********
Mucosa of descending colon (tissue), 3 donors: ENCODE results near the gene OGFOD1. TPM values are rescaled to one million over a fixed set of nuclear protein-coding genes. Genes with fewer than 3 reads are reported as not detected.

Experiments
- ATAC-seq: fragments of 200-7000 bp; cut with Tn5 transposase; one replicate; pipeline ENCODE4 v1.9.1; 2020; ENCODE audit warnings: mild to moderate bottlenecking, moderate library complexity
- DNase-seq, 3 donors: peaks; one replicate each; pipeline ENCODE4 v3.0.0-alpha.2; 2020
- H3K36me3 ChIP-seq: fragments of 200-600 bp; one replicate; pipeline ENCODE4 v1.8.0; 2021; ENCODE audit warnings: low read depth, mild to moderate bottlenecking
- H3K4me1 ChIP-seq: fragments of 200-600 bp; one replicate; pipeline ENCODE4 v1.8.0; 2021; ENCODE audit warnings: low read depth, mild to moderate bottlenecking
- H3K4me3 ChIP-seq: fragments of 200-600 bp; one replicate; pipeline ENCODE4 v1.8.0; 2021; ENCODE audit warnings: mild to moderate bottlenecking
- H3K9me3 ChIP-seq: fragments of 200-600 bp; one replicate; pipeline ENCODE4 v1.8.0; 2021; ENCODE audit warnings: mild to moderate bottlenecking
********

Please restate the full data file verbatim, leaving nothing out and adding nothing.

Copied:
Mucosa of descending colon (tissue), 3 donors: ENCODE results near the gene OGFOD1. TPM values are rescaled to one million over a fixed set of nuclear protein-coding genes. Genes with fewer than 3 reads are reported as not detected.

Experiments
- ATAC-seq: fragments of 200-7000 bp; cut with Tn5 transposase; one replicate; pipeline ENCODE4 v1.9.1; 2020; ENCODE audit warnings: mild to moderate bottlenecking, moderate library complexity
- DNase-seq, 3 donors: peaks; one replicate each; pipeline ENCODE4 v3.0.0-alpha.2; 2020
- H3K36me3 ChIP-seq: fragments of 200-600 bp; one replicate; pipeline ENCODE4 v1.8.0; 2021; ENCODE audit warnings: low read depth, mild to moderate bottlenecking
- H3K4me1 ChIP-seq: fragments of 200-600 bp; one replicate; pipeline ENCODE4 v1.8.0; 2021; ENCODE audit warnings: low read depth, mild to moderate bottlenecking
- H3K4me3 ChIP-seq: fragments of 200-600 bp; one replicate; pipeline ENCODE4 v1.8.0; 2021; ENCODE audit warnings: mild to moderate bottlenecking
- H3K9me3 ChIP-seq: fragments of 200-600 bp; one replicate; pipeline ENCODE4 v1.8.0; 2021; ENCODE audit warnings: mild to moderate bottlenecking